Tuesday, April 13, 2010

Grace & Poison

Winnipeg: Turnstone Press, c2001.
196 p.

I've read most of Karen Connelly's nonfiction and poetry - still haven't read her novel The Lizard Cage (about a Burmese political prisoner) despite rave reviews from many bloggers & friends. I don't know why I haven't done that yet, I really love her writing.

This book is a collection of her poetry, two earlier works republished in one package (The Small Words in my Body & The Disorder of Love).It also includes an essay about her early poetry and the travels she's been on since her teen years. Karen Connelly has had character since her very first works and in these poems her voice comes through strongly. It is so impressive to reread these now and realize how talented she was even at the start of her career.

I enjoy her poetry for a simple reason: I get it. She writes of emotion, of relationships, of nature and things seen and treasured. Her perspective is different than mine -- I don't think she could have ever been as naive as I was for much of my youth, and her experiences and fearless witness to her own life lead to a raw and powerful take on the world around us. While I don't 'recognize' these things in my own life, I feel that I recognize them as a human experience and understand more about our world just by reading them.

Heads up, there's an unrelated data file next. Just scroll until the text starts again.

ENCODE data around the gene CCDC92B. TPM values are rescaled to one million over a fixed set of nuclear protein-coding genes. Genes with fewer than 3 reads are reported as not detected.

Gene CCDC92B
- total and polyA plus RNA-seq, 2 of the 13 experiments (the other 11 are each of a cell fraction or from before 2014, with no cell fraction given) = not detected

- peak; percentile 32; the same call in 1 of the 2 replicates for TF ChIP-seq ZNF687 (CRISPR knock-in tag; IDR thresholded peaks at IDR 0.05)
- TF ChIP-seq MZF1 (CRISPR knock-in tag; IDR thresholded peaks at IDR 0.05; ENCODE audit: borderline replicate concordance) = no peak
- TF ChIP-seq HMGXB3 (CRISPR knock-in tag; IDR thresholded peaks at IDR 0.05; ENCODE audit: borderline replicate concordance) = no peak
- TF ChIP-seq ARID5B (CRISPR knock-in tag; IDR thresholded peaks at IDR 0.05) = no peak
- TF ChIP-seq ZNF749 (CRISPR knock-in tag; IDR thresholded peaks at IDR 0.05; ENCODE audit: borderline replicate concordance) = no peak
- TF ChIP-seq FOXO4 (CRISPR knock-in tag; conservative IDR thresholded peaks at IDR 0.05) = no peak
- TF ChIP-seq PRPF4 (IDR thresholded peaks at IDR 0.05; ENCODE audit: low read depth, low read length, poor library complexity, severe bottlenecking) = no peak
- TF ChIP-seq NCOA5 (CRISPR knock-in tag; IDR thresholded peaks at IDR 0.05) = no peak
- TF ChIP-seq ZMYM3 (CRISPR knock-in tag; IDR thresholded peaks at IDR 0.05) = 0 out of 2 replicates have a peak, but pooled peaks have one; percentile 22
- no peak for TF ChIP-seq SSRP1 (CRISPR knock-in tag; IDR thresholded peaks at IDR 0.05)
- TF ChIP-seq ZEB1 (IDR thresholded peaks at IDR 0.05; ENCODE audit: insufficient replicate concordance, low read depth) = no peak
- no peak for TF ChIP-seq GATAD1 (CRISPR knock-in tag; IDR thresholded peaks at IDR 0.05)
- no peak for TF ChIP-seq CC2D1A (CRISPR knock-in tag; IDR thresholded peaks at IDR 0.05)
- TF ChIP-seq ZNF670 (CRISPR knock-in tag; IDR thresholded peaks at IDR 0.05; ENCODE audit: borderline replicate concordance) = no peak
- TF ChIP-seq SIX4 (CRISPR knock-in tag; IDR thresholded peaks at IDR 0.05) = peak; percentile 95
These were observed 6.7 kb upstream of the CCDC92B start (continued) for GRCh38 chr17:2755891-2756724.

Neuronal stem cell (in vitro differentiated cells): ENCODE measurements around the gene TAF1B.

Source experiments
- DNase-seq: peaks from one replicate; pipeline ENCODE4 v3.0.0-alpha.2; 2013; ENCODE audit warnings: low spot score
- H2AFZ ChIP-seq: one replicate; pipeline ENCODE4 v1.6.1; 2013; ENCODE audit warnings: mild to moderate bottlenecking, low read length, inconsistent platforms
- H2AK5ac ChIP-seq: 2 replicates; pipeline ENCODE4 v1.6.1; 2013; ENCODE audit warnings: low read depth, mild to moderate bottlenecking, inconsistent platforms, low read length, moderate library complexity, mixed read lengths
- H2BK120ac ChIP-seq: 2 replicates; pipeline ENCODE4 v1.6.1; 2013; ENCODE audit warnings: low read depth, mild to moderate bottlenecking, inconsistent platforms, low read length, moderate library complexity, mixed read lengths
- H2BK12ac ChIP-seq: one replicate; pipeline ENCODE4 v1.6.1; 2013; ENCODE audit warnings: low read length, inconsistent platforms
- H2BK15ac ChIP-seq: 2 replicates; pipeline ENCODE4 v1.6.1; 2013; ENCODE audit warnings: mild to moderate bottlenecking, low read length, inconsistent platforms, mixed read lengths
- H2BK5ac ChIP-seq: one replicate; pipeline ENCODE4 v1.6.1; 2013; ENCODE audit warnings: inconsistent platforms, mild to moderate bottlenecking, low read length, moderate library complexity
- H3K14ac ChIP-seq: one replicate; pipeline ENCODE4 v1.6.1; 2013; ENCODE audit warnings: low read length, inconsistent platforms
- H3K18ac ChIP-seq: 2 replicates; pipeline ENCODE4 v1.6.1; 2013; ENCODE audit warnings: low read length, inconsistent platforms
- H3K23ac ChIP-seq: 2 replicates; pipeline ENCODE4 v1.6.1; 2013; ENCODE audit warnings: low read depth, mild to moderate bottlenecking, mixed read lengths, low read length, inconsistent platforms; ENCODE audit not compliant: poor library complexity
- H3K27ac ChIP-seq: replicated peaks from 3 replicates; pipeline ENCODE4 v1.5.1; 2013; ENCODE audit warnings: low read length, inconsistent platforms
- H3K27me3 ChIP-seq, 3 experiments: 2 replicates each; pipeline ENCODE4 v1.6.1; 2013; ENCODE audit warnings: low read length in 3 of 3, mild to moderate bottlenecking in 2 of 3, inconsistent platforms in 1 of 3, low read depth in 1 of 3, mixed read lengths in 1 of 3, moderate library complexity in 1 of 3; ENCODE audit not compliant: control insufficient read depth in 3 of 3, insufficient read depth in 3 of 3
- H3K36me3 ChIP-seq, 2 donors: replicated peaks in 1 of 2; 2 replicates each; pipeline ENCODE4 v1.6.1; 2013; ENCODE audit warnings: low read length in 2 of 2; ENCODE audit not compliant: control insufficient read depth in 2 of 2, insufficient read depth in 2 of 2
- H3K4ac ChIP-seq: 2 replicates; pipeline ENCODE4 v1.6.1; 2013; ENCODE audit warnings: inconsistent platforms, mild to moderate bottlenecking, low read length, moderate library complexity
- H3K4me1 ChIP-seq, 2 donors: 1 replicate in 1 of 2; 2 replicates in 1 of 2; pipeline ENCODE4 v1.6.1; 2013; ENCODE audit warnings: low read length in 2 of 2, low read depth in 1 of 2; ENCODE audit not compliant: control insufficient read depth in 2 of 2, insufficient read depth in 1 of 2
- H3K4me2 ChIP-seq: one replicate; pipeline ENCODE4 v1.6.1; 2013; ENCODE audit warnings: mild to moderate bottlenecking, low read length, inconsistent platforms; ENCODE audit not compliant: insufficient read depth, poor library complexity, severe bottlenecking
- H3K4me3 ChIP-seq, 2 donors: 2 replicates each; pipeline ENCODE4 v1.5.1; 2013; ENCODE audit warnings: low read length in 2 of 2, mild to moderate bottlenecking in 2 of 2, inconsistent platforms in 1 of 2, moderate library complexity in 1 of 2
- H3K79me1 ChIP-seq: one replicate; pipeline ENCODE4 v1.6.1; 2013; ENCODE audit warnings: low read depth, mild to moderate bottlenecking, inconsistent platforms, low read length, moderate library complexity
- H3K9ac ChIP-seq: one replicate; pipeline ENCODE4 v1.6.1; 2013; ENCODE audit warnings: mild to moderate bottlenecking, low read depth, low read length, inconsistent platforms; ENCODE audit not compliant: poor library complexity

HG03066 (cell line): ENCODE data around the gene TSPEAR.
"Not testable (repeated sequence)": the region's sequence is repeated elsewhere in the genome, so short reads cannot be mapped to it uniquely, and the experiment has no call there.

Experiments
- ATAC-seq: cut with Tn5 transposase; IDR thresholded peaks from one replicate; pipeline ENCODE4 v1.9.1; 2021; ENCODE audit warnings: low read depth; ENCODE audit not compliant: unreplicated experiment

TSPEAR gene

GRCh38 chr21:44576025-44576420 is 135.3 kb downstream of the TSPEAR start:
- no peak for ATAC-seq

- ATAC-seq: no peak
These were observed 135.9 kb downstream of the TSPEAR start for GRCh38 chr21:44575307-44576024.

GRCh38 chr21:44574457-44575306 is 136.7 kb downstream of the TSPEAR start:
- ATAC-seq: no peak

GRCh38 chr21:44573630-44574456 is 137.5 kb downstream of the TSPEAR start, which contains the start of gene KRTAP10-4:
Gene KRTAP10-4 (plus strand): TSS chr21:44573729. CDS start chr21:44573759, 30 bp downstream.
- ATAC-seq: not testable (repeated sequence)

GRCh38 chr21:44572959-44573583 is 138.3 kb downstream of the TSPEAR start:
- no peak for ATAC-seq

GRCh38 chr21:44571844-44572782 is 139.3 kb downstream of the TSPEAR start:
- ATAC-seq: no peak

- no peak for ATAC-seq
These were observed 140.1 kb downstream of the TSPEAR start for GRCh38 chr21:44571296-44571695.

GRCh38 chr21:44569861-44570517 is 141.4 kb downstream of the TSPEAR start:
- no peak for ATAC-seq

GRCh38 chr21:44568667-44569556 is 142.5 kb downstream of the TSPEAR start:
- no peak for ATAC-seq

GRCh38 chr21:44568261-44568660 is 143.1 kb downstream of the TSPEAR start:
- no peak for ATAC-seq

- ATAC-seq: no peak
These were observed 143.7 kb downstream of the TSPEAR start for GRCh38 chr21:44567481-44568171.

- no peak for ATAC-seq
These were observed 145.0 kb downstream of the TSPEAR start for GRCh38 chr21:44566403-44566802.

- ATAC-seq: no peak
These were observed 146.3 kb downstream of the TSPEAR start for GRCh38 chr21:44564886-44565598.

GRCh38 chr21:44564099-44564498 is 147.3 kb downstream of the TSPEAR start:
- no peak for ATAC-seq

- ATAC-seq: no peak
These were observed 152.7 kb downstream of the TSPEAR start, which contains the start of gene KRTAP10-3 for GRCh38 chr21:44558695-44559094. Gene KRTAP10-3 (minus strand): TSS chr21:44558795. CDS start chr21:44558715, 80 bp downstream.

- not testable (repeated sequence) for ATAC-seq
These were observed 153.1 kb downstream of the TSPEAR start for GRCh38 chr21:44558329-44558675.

The language is beautiful, even when it is not pretty. She is able to capture a feeling, an emotion, or a fleeting image in a way which communicates her intent clearly. I think I simply admire her ability to say things without fear of what people will think, and without any attempt to mask her meanings in obtuse language. I found these poems memorable for their images and the use of language, and enjoyed reading them gathered up together into one collection.

Here's an example of what I really like about her poems; this excerpt is a description of Spring, looking at it from the perspective of being away from home, and in a much different place --

The Smallest Slaughter

In my country,
spring arches its glossed back
out of the ground.
Spring slips in among the stones
and waits to splinter out sharp and green
and alive.
Perhaps I should be home now,
wrapped in the growing
soft pelt of blue air.

It is dry season here.
The fields tear open,
orange with fire.
Trees dance among the blowing red sheets.
Insects and birds batter against them, screaming.
Veins of smoke burst and bloody the sky for miles.
Then the fields uncurl gnarled as burned hands.


Read the rest of the poem in this book or in The Small Words in my Body

Read an earlier poem, Nightingales from the book The Border Surrounds Us

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